This theme sees realistic stone finishes that are rich in detail printed onto tiles and different sizes of tiles being used together with great effect. Wood-look tiles come in new shapes, are embellished with prints and feature warm colour tones.
Bathroom ware features ergonomic and organic shapes and wood is also making a statement in the bathroom in the form of wooden basins.
“This trend is very popular in the South African market where corporate customers and home owners are still after neutral tones and clean lines,” says Dyssel.
Elegance, luxury and glamour describe this theme and it draws its creative design inspiration from celebrity lifestyles.
“This look appeals to the South African market and especially to estates where houses are designed on a large scale for visual appeal and impact,” he says.
The most popular tiles that tie into this trend are polished marble in all colours, including rich dark colours and classic white, black and grey. Inkjet technology allows for reproductions of real marble and agate in a high-gloss finish. These tiles feature super-realistic prints and highly polished finishes. Richly embellished decor and trims were also prominent.
“Classic shapes tie into this theme although we saw some over-the-top pieces this year,” says Dyssel. Gold is important and is featured in tiles, decorations and bathroom ware.
Who knew that corrosion and decay can be a leading interior design trend? In this theme beauty is found in rusted and corroded patterns. The city, industrial landscapes and even graffiti are some of the inspirations behind this theme.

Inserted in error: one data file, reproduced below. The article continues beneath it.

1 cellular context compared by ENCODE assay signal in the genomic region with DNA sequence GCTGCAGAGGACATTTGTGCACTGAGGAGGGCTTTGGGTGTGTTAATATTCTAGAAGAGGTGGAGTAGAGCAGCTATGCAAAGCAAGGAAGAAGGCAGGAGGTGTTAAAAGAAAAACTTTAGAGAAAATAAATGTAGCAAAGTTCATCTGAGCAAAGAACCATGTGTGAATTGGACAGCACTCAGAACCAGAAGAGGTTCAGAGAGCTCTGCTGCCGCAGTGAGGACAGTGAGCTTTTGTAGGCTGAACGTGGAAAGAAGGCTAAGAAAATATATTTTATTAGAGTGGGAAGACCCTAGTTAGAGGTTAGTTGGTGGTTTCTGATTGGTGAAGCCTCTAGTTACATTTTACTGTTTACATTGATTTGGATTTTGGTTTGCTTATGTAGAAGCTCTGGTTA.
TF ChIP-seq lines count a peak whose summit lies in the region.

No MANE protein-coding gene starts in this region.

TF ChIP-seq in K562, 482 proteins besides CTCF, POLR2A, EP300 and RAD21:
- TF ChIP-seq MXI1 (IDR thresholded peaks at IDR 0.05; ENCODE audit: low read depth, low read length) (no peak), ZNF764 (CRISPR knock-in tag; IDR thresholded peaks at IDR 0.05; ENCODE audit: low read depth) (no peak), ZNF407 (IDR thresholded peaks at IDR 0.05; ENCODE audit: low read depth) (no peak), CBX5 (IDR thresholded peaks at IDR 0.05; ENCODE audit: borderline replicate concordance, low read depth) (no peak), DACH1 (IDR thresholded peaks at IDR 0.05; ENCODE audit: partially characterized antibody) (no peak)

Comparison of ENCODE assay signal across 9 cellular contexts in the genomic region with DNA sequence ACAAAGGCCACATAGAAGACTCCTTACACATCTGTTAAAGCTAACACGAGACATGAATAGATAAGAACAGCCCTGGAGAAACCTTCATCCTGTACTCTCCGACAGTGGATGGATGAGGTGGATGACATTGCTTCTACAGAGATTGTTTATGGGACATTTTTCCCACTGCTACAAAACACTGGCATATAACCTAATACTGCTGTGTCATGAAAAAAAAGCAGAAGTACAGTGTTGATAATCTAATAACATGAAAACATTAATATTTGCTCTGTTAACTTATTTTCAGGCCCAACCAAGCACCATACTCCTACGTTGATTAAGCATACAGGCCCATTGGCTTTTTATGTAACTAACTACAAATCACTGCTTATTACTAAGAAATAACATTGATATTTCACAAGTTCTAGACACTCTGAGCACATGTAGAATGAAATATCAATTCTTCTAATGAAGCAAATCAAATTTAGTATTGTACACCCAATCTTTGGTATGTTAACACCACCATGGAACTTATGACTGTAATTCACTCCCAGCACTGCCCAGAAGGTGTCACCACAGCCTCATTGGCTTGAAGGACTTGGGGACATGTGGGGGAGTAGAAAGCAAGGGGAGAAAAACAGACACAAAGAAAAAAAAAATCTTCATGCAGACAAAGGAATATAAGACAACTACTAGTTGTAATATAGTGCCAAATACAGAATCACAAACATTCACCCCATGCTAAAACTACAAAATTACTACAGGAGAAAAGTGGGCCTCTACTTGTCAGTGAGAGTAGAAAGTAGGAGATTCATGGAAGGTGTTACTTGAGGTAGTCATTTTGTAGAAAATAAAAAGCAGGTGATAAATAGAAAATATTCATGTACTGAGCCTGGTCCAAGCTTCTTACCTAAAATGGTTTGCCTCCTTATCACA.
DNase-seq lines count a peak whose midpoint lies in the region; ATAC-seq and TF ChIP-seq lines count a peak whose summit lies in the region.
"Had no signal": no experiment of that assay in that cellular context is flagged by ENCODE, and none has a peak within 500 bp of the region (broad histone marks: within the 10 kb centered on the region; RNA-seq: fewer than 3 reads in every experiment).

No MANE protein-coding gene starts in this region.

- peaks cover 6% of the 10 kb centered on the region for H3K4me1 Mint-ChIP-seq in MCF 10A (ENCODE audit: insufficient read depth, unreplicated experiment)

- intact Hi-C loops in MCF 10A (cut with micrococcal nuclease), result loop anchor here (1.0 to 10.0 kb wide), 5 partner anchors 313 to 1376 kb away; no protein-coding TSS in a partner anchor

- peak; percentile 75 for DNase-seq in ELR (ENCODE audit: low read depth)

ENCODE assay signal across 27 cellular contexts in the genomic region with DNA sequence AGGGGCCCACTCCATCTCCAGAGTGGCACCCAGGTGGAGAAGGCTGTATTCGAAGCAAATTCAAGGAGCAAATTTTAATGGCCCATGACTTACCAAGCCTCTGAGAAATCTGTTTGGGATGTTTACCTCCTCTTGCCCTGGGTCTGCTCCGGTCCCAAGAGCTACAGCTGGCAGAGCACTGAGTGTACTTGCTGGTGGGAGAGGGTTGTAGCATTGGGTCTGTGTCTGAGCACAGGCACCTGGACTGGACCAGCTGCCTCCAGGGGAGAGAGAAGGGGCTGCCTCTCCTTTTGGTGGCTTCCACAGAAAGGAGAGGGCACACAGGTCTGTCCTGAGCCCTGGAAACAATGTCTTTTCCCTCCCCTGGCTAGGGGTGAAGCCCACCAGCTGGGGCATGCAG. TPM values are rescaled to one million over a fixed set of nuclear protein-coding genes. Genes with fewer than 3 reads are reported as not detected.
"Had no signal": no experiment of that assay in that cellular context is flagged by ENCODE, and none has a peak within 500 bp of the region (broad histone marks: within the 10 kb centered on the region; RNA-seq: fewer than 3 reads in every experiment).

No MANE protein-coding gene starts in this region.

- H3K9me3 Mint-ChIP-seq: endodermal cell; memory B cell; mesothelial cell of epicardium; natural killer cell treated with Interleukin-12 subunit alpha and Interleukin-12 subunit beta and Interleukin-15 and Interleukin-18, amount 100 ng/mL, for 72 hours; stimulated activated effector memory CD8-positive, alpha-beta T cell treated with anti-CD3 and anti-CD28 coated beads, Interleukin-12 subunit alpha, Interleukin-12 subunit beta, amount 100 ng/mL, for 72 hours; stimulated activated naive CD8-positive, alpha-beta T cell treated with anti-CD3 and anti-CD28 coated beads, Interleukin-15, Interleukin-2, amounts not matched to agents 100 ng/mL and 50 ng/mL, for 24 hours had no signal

Faded, worn colours and designs feature on tiles. Rust finishes on tiles draw inspiration from abraded metal while wood-look tiles imitate fossilised surfaces and are also worn and splintered. Stone prints show exposed aggregates and concrete tiles are rough and pitted. Tiles that look like bricks and brick-shaped metro tiles replicate this theme.
Not all the fashion trends seen will make inroads into South African market as they may not complement our local tastes and styles. However, Tile Africa Contracts customers can look forward to combined materials and finishes as well as the return of colour.
“We’ll definitely see an increased uptake in inkjet technology tiles, especially customised designs that are tailored to corporate customers’ requirements,” he says.
Wood-look tiles will also grow in popularity, particularly in retail spaces and restaurant interiors. “We’ve successfully specified wood-look tiles for customers in the hospitality and financial services sectors and their feedback has been extremely positive. These tiles are also prevalent in the residential market,” says Dyssel.
Inside outside applications where smooth and slip-resistant finishes are available in the same design are also popular as they create a homogenous look. “These tiles are now manufactured locally, which has an added cost benefit,” he says.